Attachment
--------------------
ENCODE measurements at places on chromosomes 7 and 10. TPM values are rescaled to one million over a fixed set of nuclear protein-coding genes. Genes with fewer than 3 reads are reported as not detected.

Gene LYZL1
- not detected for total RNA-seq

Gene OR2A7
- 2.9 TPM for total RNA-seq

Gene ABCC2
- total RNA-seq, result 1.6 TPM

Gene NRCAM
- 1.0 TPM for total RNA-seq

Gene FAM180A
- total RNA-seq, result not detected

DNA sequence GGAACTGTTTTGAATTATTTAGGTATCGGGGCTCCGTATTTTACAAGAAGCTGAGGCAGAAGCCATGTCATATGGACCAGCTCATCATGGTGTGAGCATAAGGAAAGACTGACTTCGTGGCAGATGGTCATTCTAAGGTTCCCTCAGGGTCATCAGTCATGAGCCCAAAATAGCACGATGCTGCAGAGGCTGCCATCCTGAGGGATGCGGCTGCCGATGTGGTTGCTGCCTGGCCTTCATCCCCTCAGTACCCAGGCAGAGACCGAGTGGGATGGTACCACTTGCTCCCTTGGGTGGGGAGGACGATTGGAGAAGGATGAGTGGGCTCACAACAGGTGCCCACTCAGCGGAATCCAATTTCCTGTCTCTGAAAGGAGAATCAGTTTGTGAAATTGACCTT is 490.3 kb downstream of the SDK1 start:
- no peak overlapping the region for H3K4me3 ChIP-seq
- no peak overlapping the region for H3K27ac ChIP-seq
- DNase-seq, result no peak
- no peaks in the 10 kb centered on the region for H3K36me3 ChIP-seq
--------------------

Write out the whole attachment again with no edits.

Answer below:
ENCODE measurements at places on chromosomes 7 and 10. TPM values are rescaled to one million over a fixed set of nuclear protein-coding genes. Genes with fewer than 3 reads are reported as not detected.

Gene LYZL1
- not detected for total RNA-seq

Gene OR2A7
- 2.9 TPM for total RNA-seq

Gene ABCC2
- total RNA-seq, result 1.6 TPM

Gene NRCAM
- 1.0 TPM for total RNA-seq

Gene FAM180A
- total RNA-seq, result not detected

DNA sequence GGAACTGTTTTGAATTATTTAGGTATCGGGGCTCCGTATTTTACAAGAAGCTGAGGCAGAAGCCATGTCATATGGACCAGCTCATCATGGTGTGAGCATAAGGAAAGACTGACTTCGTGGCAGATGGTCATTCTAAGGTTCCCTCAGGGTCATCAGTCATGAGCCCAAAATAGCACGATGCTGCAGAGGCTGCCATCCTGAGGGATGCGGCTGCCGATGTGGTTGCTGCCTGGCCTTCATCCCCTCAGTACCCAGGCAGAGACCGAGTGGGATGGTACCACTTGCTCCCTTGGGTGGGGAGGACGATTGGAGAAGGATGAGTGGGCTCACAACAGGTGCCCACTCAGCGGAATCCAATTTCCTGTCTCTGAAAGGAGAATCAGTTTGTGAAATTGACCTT is 490.3 kb downstream of the SDK1 start:
- no peak overlapping the region for H3K4me3 ChIP-seq
- no peak overlapping the region for H3K27ac ChIP-seq
- DNase-seq, result no peak
- no peaks in the 10 kb centered on the region for H3K36me3 ChIP-seq